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Medical Verdicts

“HT caused my breast cancer” … and more

June 2010 · Vol. 22, No. 06

Patient sues drug companies: “HT caused my breast cancer”

A WOMAN IN HER LATE 50S took a combination of Premarin and Provera for 6 years to treat menopausal symptoms. She was then switched to Prempro for 4 years until she detected a lump in her breast. Her physician diagnosed invasive ductal breast cancer and the patient underwent a left mastectomy. Cancer spread to her lymph nodes; she underwent chemotherapy and radiation treatments. She sued the drug manufacturers.

PATIENT’S CLAIM Years of combination hormone therapy (HT) caused her breast cancer. The pharmaceutical companies failed to adequately test the drugs despite knowledge of their cancer-causing potential. If the defendants had begun cancer studies in the early 1980s when they first learned about the cancer risk, the risk would have been discovered before she began taking HT in 1991. She provided letters dated as early as 1976 from the FDA, independent researchers, and internal drug company scientists urging that cancer risk research be conducted. She claimed the defendants intentionally restricted the publication of medical data outlining the cancerous effects of combination HT to physicians and patients.

DEFENDANTS’ DEFENSE The FDA has reviewed the benefits and risks of HT for decades, always finding that the benefits outweighed the risks. Defendants cited 19 studies examining HT and breast cancer risk, the first published in 1959. The Women’s Health Initiative reaffirmed the increased risk of breast cancer, available in the labeling for Prempro in 1995. Labeling for Premarin and Provera included FDA-approved warnings of the breast cancer risk. The physician and patient were adequately warned of risks before use.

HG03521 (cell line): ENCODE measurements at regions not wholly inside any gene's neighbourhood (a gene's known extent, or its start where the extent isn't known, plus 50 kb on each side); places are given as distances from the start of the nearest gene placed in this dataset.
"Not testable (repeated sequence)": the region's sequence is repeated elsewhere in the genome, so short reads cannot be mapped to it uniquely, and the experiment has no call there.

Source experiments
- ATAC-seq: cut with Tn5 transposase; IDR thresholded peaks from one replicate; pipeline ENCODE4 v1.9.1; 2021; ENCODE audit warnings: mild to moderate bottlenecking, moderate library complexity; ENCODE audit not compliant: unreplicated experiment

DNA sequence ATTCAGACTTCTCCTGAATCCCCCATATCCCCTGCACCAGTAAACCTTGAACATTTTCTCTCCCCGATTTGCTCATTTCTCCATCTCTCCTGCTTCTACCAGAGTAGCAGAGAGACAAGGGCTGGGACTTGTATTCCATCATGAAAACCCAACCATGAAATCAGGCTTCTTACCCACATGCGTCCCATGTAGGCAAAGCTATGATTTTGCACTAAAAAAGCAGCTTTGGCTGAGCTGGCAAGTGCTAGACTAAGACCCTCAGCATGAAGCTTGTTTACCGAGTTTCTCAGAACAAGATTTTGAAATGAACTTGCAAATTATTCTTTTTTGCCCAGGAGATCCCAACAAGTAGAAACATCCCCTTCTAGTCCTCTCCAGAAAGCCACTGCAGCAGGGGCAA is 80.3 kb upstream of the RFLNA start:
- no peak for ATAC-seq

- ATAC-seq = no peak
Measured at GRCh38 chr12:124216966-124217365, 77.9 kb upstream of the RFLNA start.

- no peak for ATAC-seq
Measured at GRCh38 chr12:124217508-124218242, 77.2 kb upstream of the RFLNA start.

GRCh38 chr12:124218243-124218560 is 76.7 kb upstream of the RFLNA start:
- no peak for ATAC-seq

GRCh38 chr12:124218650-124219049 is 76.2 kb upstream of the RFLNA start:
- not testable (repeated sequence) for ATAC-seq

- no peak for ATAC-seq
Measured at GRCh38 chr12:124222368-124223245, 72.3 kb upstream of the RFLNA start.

VERDICT $34.3 million verdict was returned, including $28 million in total punitive damages against the drug companies.

Was hypertension properly treated in this stroke victim?

AFTER HEAVY VAGINAL BLEEDING was diagnosed in a 49-year-old woman, her gynecologist prescribed medroxyprogesterone acetate. Several months later, she underwent a dilation and curettage for continued bleeding. A year later, her blood pressure (BP) was 140/94 mm Hg, which the physician believed was “white coat” hypertension. The woman returned 10 months later, still complaining of abnormal uterine bleeding, but she refused surgical options; the physician prescribed birth control pills. She returned for a routine exam a year later, when her BP was again elevated. The physician continued the patient’s oral contraceptive prescription and initiated treatment for high BP with triamterene. When the patient called to complain of excessive bleeding the next month, a nurse told her to take ibuprofen and call back if symptoms persisted. Shortly thereafter, the patient suffered a stroke. After rehabilitation, she regained use of her arms and legs, but suffered from foot drop and decreased fine motor skills.

PATIENT’S CLAIM The stroke was caused by uncontrolled hypertension and/or birth control pills. The physician should have initiated treatment the first time her BP was elevated, and it should have been checked more frequently. Birth control pills should have been discontinued when high BP was diagnosed because they are contraindicated in women older than 35 years whose BP is elevated.

PHYSICIAN’S DEFENSE The use of birth control pills was proper; the physician prescribed a low-dose combination medication commonly given to perimenopausal women to control abnormal bleeding. When high BP was first suspected, the physician commenced treatment.

VERDICT A defense verdict was returned.

Painful intercourse reported following incontinence surgery